Foster Grant complains that ITW originally took the position that the shoulders of four cups were "substantially circumferentially continuous" notwithstanding the presence of certain notches, and that the cups infringed '213. Shortly before trial Edwards conducted physical tests to determine whether there was air communication, and at trial testified that these four cups infringed '360 rather than '213.
Foster Grant attacks the validity of the test and also argues that the claims of both patents are invalid under 35 U.S.C. § 112 for failure particularly to point out and distinctly to claim the invention. We find no merit in either argument. The existence of air communication and freedom of cup separation sufficiently distinctly marks the line between the patents, and the test could be accepted by the district court as a reasonable means of determining on which side of the line particular cups fall. The fact that defendant's expert reached a different conclusion with a different test raises questions only of weight and credibility of evidence.
Rejection of Defendant's Tests for Resiliency
The same comment as the foregoing applies to the comparison of tests conducted by the parties to demonstrate the resiliency of various types of cups in stacks.
Resiliency as a result of the structures described is significant in both '213 and '360. Claim 1 of '213 closes with the following: "said intermediate section of the stacking means inclined inwardly and upwardly toward the cup axis to present the aforesaid inner shoulder means and to provide a thin-wall, resilient support therefor when axial pressure is applied there against by the external shoulder means of a like, telescopically associated container." Claim 1 of '360 closes with the following: "the inherent flexibility of the thin plastic material of the cup in combination with the aforesaid structural features serving to impart resilient action to a stack of nested cups without jamming when such cups are subjected to axial pressure."
Apparently, in presenting its claim that the subject matter was anticipated or obvious, Foster Grant attempted to prove that containers in existence prior to the critical dates achieved the resiliency claimed. Tests were run on recently fabricated cups simulating the form of cups which had been produced prior to the critical dates.
Foster Grant objects to the underlined assertion in the following passage, set forth by the district court:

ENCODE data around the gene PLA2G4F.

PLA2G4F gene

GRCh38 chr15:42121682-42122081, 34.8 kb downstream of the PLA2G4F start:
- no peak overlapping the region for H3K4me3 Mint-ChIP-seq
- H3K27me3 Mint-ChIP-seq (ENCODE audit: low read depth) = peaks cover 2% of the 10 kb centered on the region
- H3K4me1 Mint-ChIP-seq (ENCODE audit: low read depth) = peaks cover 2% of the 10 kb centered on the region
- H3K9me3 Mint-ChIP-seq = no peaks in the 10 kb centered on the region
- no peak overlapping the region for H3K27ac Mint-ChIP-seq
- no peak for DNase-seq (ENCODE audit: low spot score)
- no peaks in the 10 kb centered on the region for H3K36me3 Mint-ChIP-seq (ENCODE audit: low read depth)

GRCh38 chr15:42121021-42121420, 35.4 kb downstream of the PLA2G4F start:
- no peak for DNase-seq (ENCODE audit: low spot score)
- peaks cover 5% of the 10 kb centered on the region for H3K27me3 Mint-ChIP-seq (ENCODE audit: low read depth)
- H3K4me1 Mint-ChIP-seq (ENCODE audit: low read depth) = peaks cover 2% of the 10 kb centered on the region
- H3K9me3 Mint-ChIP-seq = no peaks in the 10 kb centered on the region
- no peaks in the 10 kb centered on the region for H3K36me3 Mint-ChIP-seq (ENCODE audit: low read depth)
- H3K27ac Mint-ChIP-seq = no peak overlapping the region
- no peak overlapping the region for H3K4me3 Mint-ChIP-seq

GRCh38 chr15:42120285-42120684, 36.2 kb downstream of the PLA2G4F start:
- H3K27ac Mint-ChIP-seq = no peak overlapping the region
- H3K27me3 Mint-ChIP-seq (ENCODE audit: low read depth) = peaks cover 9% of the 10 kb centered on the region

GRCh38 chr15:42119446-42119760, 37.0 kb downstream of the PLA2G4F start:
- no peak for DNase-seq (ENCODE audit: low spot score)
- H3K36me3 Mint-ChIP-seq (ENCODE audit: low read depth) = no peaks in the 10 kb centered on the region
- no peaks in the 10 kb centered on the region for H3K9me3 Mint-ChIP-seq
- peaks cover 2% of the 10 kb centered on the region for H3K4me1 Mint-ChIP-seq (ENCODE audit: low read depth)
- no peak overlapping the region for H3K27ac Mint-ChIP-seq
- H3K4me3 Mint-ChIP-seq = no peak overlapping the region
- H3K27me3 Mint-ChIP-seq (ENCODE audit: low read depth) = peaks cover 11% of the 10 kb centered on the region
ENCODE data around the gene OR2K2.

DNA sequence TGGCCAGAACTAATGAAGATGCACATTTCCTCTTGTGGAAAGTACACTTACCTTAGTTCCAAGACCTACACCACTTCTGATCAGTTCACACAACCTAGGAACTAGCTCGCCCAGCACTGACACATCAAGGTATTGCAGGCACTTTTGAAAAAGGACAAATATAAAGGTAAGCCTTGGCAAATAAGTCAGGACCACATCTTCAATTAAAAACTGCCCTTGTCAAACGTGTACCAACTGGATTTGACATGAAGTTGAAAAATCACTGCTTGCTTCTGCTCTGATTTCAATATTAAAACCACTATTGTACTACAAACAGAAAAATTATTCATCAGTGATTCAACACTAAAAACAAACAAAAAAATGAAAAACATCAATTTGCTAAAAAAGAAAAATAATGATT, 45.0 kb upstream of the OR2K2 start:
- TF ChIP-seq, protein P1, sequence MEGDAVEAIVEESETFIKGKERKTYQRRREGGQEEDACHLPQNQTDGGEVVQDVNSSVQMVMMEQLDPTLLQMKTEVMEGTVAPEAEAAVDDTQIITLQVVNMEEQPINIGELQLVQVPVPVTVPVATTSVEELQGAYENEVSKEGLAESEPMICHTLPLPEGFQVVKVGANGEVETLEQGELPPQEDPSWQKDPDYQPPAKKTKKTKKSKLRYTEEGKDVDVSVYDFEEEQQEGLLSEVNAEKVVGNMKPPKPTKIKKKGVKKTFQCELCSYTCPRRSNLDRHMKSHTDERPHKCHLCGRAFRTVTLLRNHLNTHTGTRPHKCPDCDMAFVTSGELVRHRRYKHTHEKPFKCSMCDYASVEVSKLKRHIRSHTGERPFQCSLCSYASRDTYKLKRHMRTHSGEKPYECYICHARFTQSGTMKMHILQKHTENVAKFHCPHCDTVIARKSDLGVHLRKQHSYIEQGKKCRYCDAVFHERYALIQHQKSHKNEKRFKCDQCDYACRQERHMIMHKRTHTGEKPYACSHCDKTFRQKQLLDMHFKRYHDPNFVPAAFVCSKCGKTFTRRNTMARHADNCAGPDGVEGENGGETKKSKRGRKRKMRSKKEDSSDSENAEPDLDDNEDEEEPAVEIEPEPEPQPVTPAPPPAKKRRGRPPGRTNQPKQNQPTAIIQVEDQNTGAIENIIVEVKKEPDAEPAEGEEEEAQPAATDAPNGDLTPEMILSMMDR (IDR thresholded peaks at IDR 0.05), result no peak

Specifically, Johnson, Foster Grant's expert, admitted on cross-examination that there was no attempt to duplicate the process variables, such as sheet thickness (R. 2283), plug design (R. 2284-87, 2291-94), and plug temperature (R. 2288-90, 2293-94) which were actually used to make the alleged prior art cups. Johnson also admitted that the selection of these variables alters the construction and performance of a cup or container (R. 2294-95). These tests were all made on cups and containers manufactured by today's technology. The mission of this Court is to determine the prior art 'at the time the invention was made', 35 U.S.C. 103. The advance in technology since 1957 and 1958 cannot be denied and demonstrating what can be achieved with today's technology does not shed any light on what was possible with the technology existing when Edwards made the '213 and '360 inventions. Consequently, these 'after the fact' tests conducted by Foster Grant for the purpose of this lawsuit have limited probative value. (Emphasis added.)
We can find no fault with the statement objected to.
The judgment appealed from is AFFIRMED.
Senior District Judge Charles E. Wyzanski, Jr., of the District of Massachusetts is sitting by designation
The injunction and accounting were stayed pending appeal. The decision of the court below is reported at 181 U.S.P.Q. 553 (N.D. Ill. 1974)
In a rim stacker, the rim structure itself comprises the upper shoulder and no shelf or support structure is provided apart from, in addition to, and spaced below the rim
ITW charged that all of Foster Grant's packages (represented by the Wilson-Dow cup chairman and associated lid, the Wilson-Foster cup chairman and associated lid, and the Foster Grant current commercial cup chairman and associated lids) infringe one or more of asserted Claims 1, 2, 6 and 7 of the '139 patent. The district court agreed with all charges of infringement
Edwards assembled lids on empty containers after putting a layer of milk on the inside of the container lid receiving groove to obtain a seal, and then pumped in compressed air. He testified that he moistened the groove in order to simulate conditions that actually occurred when the containers are filled with cottage cheese